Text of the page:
Blogger Ahistoricality on 2/27/2009 12:32 AM:

Actually, Ralph, part of our problem is the overwhelming tendency of people to see History as a "just the facts" field: they oversimplify causation and don't understand that there's some value in theory. The other part, as you say, is the tendency to treat history as storytelling and infinitely fungible.

Jeremy, you're backtracking. Novick is a hard-core postmodern textualist; your second position is a weak restatement of my position, which is hardly postmodern at all (weak because you're limiting model preferences to "convincing" rather than admitting that "convincing" should mean "fits the data and our understanding of the human context best." You can falsify models in a historical context, too, by accumulating data which shows them to be a poor fit.) because it admits to "facts" outside of texts.


Blogger Jeremy Young on 2/27/2009 1:54 AM:

All right, fine, I'm backtracking. :) Perhaps it's I who need to reread my Novick. I read the book several years ago, and was most impressed by its condemnation of historical positivism, a philosophy I subscribed to at the time. Novick's stunning demonstration that those scholars who were the most certain of a unitary historical "truth" were driven by their very positivism to pervert the evidence when it disagreed with their political views really shattered my illusions about the reach of the "facts." But that doesn't amount to a rejection of the idea of "fact," so I'll backpedal on that -- even though I'd still argue that historical "fact" isn't as solid as scientific fact, purely because it's not as repeatedly falsifiable (it's easier to ask questions we can't answer in history than it is in science).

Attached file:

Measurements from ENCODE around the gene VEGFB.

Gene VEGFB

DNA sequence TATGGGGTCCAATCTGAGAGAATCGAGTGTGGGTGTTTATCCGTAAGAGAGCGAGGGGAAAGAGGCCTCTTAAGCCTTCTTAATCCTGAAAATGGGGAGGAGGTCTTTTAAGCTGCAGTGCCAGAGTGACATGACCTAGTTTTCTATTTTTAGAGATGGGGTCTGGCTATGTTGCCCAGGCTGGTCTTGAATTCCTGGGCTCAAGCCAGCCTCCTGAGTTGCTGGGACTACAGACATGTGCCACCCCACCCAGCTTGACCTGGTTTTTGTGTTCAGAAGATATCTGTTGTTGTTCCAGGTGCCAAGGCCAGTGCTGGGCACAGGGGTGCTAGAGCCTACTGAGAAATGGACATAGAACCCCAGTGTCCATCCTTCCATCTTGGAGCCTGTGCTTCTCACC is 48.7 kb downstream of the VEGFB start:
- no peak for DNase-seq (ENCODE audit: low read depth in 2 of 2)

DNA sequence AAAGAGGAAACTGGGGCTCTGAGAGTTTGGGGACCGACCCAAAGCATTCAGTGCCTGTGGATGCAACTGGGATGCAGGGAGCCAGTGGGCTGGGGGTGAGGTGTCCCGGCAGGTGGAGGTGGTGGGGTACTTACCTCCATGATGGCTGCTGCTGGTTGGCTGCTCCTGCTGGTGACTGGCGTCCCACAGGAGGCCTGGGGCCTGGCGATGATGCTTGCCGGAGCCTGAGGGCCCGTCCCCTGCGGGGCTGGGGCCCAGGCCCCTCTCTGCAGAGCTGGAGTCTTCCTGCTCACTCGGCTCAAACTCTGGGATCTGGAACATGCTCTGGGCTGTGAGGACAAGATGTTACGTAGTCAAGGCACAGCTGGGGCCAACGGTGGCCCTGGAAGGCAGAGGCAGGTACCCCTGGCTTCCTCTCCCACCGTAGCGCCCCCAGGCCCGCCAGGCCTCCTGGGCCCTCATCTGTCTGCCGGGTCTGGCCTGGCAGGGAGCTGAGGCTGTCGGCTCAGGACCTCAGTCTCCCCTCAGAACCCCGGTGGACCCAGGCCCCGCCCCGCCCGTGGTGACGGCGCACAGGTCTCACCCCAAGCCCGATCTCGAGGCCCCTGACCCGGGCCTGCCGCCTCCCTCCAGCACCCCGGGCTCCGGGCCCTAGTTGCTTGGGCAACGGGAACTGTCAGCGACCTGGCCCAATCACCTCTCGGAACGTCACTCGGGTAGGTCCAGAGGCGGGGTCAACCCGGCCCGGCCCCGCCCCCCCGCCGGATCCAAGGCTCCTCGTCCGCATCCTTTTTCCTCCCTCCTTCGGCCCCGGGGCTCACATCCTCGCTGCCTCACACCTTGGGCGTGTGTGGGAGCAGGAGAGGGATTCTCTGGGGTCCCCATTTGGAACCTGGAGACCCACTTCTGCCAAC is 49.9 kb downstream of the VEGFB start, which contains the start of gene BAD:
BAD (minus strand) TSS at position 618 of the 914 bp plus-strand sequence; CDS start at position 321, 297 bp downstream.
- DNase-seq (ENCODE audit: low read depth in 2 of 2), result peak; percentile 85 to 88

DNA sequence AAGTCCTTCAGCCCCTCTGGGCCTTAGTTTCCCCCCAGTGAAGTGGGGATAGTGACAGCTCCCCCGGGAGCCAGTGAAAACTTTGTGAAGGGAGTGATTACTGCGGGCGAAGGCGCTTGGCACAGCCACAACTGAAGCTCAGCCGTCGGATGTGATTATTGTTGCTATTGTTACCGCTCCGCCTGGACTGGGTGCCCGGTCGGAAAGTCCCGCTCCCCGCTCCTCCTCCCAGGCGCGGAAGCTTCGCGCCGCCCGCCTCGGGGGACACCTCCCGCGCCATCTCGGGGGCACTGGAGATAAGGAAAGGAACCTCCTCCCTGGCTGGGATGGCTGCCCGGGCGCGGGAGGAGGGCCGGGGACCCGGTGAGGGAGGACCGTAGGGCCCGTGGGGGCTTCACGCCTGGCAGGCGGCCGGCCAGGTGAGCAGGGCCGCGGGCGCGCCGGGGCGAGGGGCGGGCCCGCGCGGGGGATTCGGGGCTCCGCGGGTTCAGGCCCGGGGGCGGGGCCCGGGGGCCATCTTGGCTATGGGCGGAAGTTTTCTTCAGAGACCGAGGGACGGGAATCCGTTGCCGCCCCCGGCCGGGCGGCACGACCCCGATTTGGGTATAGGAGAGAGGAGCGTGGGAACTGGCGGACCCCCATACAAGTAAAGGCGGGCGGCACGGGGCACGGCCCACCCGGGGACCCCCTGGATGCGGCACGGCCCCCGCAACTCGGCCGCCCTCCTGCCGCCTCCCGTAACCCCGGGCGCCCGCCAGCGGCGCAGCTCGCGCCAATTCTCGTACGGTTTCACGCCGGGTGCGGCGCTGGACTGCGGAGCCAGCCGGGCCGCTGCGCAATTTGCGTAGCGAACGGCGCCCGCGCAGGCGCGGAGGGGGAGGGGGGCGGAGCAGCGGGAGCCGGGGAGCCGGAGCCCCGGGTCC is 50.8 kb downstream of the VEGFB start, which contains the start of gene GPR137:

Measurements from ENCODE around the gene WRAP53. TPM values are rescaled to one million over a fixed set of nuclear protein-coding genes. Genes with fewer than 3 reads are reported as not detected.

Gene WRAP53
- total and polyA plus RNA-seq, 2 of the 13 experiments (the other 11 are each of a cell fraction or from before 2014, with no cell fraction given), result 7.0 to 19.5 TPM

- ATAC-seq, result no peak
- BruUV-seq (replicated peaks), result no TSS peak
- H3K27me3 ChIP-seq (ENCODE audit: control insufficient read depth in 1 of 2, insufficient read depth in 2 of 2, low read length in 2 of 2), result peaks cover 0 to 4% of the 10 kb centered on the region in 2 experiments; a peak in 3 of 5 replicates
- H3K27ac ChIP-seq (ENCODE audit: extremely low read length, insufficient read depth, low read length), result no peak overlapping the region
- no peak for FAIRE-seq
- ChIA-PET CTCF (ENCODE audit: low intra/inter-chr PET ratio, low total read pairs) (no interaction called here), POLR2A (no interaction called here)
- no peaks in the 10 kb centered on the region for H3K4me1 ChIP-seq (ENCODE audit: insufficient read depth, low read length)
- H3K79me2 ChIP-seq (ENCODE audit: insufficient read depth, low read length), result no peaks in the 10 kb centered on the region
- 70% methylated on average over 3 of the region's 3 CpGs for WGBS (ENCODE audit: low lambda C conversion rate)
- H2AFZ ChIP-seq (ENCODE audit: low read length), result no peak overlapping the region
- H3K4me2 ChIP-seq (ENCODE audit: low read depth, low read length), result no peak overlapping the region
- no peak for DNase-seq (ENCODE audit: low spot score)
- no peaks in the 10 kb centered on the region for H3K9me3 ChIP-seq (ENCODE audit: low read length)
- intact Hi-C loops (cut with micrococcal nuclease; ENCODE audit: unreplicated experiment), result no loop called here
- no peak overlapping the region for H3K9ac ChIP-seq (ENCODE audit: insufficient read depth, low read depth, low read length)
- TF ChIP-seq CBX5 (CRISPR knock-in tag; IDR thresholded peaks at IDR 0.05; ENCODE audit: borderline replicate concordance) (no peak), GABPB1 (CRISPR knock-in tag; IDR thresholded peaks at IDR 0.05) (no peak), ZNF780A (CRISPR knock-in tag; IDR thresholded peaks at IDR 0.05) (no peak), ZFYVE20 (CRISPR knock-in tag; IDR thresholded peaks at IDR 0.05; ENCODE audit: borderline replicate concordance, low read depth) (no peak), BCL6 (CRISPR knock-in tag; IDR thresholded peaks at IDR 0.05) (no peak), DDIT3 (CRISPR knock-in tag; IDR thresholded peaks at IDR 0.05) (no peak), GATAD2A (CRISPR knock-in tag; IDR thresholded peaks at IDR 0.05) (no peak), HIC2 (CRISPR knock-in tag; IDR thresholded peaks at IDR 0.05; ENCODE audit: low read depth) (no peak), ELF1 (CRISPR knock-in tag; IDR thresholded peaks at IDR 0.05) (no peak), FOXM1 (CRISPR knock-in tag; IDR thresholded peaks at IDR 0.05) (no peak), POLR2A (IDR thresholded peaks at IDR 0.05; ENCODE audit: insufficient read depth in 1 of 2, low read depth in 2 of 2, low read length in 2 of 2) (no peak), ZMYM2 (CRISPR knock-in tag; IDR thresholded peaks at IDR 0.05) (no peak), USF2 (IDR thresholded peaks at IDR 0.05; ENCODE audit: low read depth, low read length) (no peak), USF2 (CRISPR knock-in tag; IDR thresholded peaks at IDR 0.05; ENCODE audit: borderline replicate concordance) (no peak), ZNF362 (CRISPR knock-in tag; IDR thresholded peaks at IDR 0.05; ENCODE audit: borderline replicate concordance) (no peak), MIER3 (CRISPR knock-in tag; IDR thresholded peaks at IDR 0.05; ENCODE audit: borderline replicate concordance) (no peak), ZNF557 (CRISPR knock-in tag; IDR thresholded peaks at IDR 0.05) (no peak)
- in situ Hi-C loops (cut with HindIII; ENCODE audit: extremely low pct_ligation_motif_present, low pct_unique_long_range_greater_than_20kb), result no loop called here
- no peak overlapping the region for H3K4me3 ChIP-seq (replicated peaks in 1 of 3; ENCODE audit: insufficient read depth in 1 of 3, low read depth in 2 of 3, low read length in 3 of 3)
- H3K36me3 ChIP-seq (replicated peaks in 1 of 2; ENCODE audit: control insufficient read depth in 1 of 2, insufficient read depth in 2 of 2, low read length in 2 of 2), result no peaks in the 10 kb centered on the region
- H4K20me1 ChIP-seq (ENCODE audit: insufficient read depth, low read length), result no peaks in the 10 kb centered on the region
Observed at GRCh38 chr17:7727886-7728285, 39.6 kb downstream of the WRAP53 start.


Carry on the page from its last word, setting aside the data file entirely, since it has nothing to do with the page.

However, I think the difference between my "weak restatement" and your statement gets at where our real disagreement is. Particularly in overstudied subfields of history (like, ahem, my subfield), it's possible to find multiple interpretations and models that fit the available evidence. For instance, taking the Progressives as an example -- some scholars argue that the Progressives were conservative moralists, others that they were radical reformers; some argue that they wanted to transform society on class grounds, others that their main goals were international; some see them as supporters of modernity, others as opponents; and so on. The thing is, the Progressives were all of these things, and many of them at the same time. Each model fits the facts, but each leaves something out, and each leads to its own radically different conclusion.

When this happens in science, scientists get together and decide which model is best (per Kuhn's paradigm shifts), and reject the others; in history I don't think we need to do that. It's possible for multiple historical models to coexist and do work even as they contradict one another, so long as they all fit the facts to a certain extent. That's the wiggle room that history gives us to weave our own lessons out of the fabric, because we can pick and choose among those successful models.


Blogger mark on 2/27/2009 11:35 AM:

History is a craft. We use evidence, even scientific evidence where it is relevant to proof but as most events are derived from multiple causation it's always going to be an interpretive enterprise. How any event is weighed will have normative as well as logical aspects.

Good historians are aware of and upfront with their readers about their normative perspective.